Madison County Opinion...

OCTOBER 16, 2002

By Frank Gillespie
The Madison County Journal
October 16, 2002

Frankly Speaking
Barnes running for president?
Roy Barnes is running for president. I am now convinced that he has had that as his goal from the beginning.
Everything Barnes has done as Governor of Georgia has been targeted toward a run for the White House. Most obvious is his massive fund-raising program. Clearly, Barnes does not need $19 million to run for another term as governor. That is 10 times the amount raised by his opponent.
One of the first actions Barnes took as governor was to “reform” the political process in Georgia. The chief reform was to raise the minimum campaign donation for incumbents from $1,000 to $10,000. Next he started doing everything he could to obtain these huge donations from as many people as possible. The first year of his governorship he raised more than Republican candidate Sonny Perdue has been able to find during his entire campaign.
So well has Barnes’ money grubbing worked, that he has effectively shut out all other candidates from available campaign donations.
In his zeal to raise money, he has sold out his Southern heritage by wiping out our beautiful flag. Why? So a handful of big money contributors could rake in millions from a basketball tournament
In fact, Barnes is staking his future on the support of the now majority of Atlantans who come from outside the state. He has abandoned his Southern roots in favor of the opinions of Northern opportunists who are following the tracks of their carpetbagger ancestors by flooding south in search of riches. We have a word for Southerners like that: “scalawag.”
Recent news stories revealed that virtually all judicial appointments made by Barnes have gone to large contributors. They reportedly found name after name that jointly appear on his appointment list as well as his fundraising reports.
To make sure he is able to continue these steps toward the presidency, Barnes has gerrymandered Georgia’s election districts in an effort to pack the state legislature with people who will vote his bidding while neglecting the desires of the majority of the state’s citizens. In doing so, he has fragmented local communities, created districts that have no coherence, made it impossible for elected officials to serve all areas of the distorted districts. The rights of “We the People” to be fairly and effectively represented have fallen victim to Barnes’ political ambitions.
Barnes wants to be president. He is using his position as Governor as a stepping stone to the White House. In the process he is grinding his boots into the poor dumb rednecks of Georgia’s rural communities. Boy, my neck is hurting already.
Frank Gillispie is founder of The Madison County Journal. His web page can be accessed at His e-mail address is

By Zach Mitcham
The Madison County Journal
October 16, 2002

From the Editor's Desk
Talking books, movies
Whether you like N Sync or Mozart, Danielle Steele or Dostoevsky, beef jerky or French cuisine, you probably give the thumbs up when you see a good thing and wonder why others shrug their shoulders or offer an “oh please.”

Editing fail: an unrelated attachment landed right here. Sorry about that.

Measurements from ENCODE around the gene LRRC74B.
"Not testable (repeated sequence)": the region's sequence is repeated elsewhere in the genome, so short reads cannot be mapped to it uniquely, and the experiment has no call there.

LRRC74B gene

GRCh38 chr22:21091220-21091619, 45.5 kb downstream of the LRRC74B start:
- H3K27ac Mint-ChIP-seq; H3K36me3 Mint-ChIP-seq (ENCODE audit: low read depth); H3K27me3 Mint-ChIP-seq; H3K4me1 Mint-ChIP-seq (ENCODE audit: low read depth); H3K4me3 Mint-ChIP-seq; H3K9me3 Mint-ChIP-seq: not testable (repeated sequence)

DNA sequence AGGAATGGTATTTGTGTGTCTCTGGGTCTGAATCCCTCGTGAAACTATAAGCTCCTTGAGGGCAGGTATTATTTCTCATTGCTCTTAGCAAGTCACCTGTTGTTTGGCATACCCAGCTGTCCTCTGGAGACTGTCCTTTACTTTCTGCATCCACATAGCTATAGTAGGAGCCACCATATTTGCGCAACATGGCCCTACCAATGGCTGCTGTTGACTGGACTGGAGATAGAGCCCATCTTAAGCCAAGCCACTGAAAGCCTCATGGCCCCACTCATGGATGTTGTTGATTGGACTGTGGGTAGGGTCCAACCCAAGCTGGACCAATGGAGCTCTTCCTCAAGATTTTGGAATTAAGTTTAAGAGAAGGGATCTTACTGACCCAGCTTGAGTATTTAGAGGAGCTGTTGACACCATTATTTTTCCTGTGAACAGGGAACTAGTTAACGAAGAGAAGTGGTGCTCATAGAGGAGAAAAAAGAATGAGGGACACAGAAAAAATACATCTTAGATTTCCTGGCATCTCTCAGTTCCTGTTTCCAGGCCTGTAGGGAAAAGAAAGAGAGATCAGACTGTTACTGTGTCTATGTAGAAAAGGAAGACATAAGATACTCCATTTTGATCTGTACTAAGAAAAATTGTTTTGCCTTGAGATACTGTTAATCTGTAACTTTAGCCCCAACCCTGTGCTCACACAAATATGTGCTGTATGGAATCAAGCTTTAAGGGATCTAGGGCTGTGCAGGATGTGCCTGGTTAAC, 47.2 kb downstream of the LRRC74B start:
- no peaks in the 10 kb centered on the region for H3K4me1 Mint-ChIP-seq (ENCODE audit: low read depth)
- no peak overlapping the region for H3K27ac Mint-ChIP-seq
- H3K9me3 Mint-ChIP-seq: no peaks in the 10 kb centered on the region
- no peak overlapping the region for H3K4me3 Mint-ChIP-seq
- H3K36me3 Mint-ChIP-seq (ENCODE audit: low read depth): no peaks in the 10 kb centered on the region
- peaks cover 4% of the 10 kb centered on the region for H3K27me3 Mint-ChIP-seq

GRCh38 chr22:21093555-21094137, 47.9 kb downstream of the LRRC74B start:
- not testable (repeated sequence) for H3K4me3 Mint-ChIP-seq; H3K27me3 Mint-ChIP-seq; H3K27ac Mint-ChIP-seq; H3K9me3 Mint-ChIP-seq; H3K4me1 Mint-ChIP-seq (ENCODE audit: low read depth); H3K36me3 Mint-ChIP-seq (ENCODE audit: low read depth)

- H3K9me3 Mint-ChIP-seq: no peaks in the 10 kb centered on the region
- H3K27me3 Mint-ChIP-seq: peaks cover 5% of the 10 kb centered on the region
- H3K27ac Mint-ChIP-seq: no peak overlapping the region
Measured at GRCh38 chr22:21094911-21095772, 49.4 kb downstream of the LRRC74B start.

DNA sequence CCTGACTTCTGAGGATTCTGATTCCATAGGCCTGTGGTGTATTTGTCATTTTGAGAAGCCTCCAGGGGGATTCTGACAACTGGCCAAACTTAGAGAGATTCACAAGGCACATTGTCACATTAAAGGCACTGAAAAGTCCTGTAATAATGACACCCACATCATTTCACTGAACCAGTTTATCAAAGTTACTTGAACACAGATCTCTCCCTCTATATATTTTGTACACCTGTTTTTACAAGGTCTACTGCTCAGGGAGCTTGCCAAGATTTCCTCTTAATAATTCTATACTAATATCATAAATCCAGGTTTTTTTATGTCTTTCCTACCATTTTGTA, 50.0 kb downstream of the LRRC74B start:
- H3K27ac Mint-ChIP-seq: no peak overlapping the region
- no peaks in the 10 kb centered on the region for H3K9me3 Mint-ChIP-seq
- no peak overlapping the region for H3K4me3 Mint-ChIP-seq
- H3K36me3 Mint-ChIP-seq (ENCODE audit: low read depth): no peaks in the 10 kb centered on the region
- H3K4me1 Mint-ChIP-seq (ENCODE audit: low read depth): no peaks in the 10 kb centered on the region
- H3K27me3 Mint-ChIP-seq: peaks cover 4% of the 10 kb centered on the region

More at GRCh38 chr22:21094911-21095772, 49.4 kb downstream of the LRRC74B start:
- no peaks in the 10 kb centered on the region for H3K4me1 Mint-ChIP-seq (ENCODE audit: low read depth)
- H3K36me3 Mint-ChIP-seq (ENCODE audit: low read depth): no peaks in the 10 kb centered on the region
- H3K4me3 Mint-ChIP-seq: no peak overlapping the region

I’m no different. While I’m no literary scholar or film critic, I like to talk about books and movies. I can be annoying in my insistence on what is worthy of praise or ridicule.
And here are some things I know are good, things I think everybody should appreciate:
I mentioned Fyodor Dostoevsky, the great Russian novelist. In “Crime and Punishment,” Dostoevsky explores the mind of a murderer, from planning the crime to the killing to living with the guilt and finally the punishment. The author does not vilify the killer. Instead, the reader follows his torment and sympathizes with him. It’s an intriguing and chilling story. Another great novel is Cormac McCarthy’s “All the Pretty Horses,” a tale of two American teenagers riding on horseback deep into Mexico. A movie was made a couple of years ago based on this novel. McCarthy can weave a great plot, but it’s his use of language that has earned him the billing as “today’s Faulkner.”
Other books I like are: “The Sheltering Sky” by Paul Bowles, a novel about the travels of an American couple in Africa; “Dirty Work” by Larry Brown, a tale about two maimed Vietnam veterans; “In Cold Blood” by Truman Capote, a non-fiction account of the gruesome killing of a family by two men, later executed for the crime. I also enjoyed Paul Fussell’s “Wartime: Understanding Human Behavior in the Second World War.” Fussell’s book gave me a better perspective of the hardship endured by so many and the real ugliness of war. Joseph Campbell’s “Myths to Live By” is a good read. Campbell provides a broad view of religion, outlining traditions in various cultures over thousands of years.
On to films. Two of my favorites — “Cool Hand Luke” and “The Hustler” — star Paul Newman. As an inmate, Cool Hand Luke attains a hero status among his fellow inmates, but he eventually lets them down when the jail guards break his will to fight. And the inmates turn on Luke when he appears weak. In “The Hustler,” Newman is a pool shark obsessed with beating Minnesota Fats, played by Jackie Gleason. In trying to be the best, Newman’s character risks everything and loses a lot.
Other favorite movies of mine include “One Flew Over The Cuckoo’s Nest,” “Dead Poets Society,” “A River Runs Through It,” “Raising Arizona,” “Fargo,” “The Natural,” “Apocalypse Now,” “The Godfather I,” “The Thin Red Line,” “O Brother Where Art Thou,” “Flirting,””Sometimes a Great Notion,” “Bottle Rocket,” “Waiting for Guffman” and “High Fidelity.”
Right now it’s easy to get wrapped up in all of the unsettling news about snipers and a looming war. With all the tensions around, it’s nice to remember some of the diversions I love best.
We all need that from time to time.
Zach Mitcham is editor of The Madison County Journal.

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